The switch from glycogenesis—the process in which glycogen is produced from glucose and stored chiefly in liver and muscle cells—to ketogenesis can only start to happen when your body goes through its remaining glycogen stores and isn’t being fed a sufficient amount of carbohydrates. I read that how long this takes varies from from person to person but generally, after a few days of eating less than 20g of carbs per day, a person’s glyo-tank will be empty. There are at-home blood tests you can use to get an accurate idea of when you make the fuel switch but I opt for cheaper, ketone detection strips that you dip into a urine specimen for 40 seconds.
More from Tonic:
They are less trusted than a blood test—particularly weeks and months into ketogenesis—but helpful for neophytes like me who are trying to figure out when they’ve made the switch. The pad on the end of the strip changes to a color that corresponds with the amount of ketones your body is producing. According to Jeff Volek and Stephen Phinney, researchers authors of The Art and Science of Low Carb, the optimal amount is between 1.0 and 3.0 millimol per liter (mmol/L) which on my indicator is the somewhere between a coral and mauve hue.
Starting to produce ketones doesn’t mean that you’re out of the woods. In fact, it’s merely the end of the beginning. At this juncture, the body has yet to suss out how to effectively use the new energy source. This can take weeks or even months and, at the beginning of this adaption period, people often report what’s called “keto flu”—a period of feeling achy, tired, irritable, and mentally foggy. Additionally, the diet is rumored to give you keto-breath which I’ve heard variously described as nail polish remover, hamburger meat, and rotten apples. Eventually, they say, this potpourri of anti-social outcomes goes away. That’s just as well because if it didn’t, a rockin’ bod would be about as useful as an ashtray on a motorcycle.
On the day I start my experiment, I eat baked ziti, some garlic bread and I drink a beer. Unsurprisingly, my first urine strip confirms that I am assuredly not in ketosis.
I begin the following day in earnest by dumping a teaspoon of MCT oil in my coffee. It doesn’t have a taste but the makes the texture of my morning cup less Maxwell House and more Astroglide. With a well-lubed mouth and gullet, I put together a delicious egg, guacamole, and sausage pattie stack—a meal suggestion from a keto app—and then head to the gym. Ramping up exercise is one of the ways to deplete glycogen stores more completely and make the switch quicker.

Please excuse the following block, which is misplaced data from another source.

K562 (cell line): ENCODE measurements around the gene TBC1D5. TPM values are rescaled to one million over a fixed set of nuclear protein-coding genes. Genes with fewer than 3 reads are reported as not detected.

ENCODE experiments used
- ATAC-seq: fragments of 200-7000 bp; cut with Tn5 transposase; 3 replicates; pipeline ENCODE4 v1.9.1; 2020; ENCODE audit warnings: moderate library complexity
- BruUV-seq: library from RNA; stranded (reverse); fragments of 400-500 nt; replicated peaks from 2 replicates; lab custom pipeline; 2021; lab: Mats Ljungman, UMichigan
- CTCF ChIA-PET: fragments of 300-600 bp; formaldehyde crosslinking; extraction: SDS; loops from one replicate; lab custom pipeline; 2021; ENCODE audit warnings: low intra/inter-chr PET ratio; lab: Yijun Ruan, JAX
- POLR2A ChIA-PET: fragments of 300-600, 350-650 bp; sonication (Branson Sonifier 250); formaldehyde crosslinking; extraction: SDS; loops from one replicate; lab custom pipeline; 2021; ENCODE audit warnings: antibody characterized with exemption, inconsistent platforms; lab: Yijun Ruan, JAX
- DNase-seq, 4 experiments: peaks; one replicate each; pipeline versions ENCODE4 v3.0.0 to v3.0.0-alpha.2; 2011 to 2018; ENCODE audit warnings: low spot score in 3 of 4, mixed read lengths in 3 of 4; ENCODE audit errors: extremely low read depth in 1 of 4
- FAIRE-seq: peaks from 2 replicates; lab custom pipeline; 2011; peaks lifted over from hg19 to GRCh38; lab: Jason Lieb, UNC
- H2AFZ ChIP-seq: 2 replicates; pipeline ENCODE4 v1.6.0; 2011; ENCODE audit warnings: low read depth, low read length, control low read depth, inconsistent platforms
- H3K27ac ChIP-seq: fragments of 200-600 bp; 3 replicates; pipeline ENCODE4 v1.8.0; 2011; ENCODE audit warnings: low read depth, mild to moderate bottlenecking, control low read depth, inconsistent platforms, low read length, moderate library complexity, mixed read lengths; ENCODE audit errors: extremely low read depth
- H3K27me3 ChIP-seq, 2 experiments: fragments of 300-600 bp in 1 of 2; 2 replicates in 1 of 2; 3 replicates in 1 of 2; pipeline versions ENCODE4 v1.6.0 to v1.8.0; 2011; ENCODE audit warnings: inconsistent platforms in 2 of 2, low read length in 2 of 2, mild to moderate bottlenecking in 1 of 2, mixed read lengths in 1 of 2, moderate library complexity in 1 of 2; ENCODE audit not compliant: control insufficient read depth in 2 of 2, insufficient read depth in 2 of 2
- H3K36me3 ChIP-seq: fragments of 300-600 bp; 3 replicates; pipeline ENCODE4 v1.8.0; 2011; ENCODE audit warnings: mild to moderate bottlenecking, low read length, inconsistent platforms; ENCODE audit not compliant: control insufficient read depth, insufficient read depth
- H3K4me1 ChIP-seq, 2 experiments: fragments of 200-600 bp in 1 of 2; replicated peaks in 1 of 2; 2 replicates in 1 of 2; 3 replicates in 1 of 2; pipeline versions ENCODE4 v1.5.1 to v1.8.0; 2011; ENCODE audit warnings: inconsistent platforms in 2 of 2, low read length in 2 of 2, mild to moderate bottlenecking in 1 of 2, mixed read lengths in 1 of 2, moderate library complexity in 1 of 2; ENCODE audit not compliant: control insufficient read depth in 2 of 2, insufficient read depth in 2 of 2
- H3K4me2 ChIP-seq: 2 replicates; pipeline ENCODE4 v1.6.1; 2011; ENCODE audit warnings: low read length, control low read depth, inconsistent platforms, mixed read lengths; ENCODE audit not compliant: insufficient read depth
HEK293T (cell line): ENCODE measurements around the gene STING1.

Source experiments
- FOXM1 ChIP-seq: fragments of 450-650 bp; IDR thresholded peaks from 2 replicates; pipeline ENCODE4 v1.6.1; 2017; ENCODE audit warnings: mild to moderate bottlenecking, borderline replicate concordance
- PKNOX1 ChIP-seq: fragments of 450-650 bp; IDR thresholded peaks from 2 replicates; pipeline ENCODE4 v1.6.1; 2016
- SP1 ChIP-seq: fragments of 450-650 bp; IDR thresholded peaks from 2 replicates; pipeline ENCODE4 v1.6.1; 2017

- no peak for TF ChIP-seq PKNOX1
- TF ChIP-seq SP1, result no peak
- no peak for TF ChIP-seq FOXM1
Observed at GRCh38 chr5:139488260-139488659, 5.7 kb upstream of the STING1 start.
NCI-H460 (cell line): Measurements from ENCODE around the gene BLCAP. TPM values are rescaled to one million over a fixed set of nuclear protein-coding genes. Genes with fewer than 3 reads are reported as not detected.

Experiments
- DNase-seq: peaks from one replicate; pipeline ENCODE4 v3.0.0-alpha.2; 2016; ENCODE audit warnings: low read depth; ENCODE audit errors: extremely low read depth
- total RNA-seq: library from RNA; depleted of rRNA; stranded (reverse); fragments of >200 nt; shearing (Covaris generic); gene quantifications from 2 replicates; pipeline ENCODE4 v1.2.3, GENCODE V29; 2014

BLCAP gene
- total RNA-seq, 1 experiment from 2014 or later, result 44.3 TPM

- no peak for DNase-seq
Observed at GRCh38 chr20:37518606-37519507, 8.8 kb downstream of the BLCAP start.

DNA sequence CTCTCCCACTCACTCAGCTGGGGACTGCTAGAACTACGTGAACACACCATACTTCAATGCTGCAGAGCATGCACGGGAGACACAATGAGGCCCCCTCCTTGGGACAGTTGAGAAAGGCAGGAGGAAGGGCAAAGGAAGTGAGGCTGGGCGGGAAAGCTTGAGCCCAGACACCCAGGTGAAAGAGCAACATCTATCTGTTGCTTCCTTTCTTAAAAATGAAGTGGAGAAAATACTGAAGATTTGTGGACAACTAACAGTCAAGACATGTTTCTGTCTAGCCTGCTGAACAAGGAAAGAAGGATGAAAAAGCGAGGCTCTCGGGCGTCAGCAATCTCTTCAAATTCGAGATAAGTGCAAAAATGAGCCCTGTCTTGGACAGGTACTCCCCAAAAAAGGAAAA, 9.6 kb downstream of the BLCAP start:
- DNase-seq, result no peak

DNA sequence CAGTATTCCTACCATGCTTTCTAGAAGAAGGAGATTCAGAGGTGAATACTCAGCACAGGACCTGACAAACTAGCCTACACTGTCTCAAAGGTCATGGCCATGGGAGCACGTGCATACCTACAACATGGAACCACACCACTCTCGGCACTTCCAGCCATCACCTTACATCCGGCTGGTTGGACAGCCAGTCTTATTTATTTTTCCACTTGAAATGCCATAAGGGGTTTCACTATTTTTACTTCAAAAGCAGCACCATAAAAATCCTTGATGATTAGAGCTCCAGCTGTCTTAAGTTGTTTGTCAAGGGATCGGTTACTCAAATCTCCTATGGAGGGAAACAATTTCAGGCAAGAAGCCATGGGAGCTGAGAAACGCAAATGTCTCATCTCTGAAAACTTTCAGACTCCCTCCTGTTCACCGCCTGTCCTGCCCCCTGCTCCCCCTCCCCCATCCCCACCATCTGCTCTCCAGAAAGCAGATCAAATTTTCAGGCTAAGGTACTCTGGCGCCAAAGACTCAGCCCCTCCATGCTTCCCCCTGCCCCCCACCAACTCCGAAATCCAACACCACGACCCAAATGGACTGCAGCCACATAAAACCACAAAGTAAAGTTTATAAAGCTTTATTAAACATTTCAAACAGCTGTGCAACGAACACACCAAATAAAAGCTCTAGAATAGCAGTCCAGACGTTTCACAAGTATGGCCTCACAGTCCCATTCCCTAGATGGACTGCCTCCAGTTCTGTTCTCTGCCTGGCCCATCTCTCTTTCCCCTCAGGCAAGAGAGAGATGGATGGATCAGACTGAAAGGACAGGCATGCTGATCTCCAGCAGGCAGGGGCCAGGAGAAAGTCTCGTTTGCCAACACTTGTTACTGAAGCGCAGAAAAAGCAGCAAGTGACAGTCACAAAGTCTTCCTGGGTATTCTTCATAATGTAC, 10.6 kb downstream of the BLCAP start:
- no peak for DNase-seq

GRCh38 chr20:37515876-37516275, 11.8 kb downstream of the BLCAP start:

One of the first snags I hit is the realization that carbs don't just live in bread, pasta, rice, potatoes, beer, and wine but are hiding out in the kind of foods that I’d wrongly assumed I could consume at will. A paltry 20g of carbohydrates is the limit you’re trying not to exceed and a serving of broccoli, half an avocado, and a swig of milk can put you over the top. I was surprised of how unappetizing the well-marbled slab of meat on my plate can became when the amount of green stuff it can be eaten with needs to be carefully meted out so meanly.
Immediately after figuring out just how measly servings of vegetables ought to be, I read that eating too much protein can fuck things up by causing gluconeogenesis—a metabolic pathway that results in the generation of glucose from non-carbohydrates. It would seem that mobilizing adipose tissue for energy is the body’s last resort and pulls out every trick in the book to avoid it. What’s more, the sheer amount of fat one needs to consume to make this work is staggering and, if your total blood cholesterol is on the high side as mine is, a little worrying. It appears that my concerns aren’t backed up by research with several studies—such as this one—concluding that the fat-heavy diet poses no significant health risks.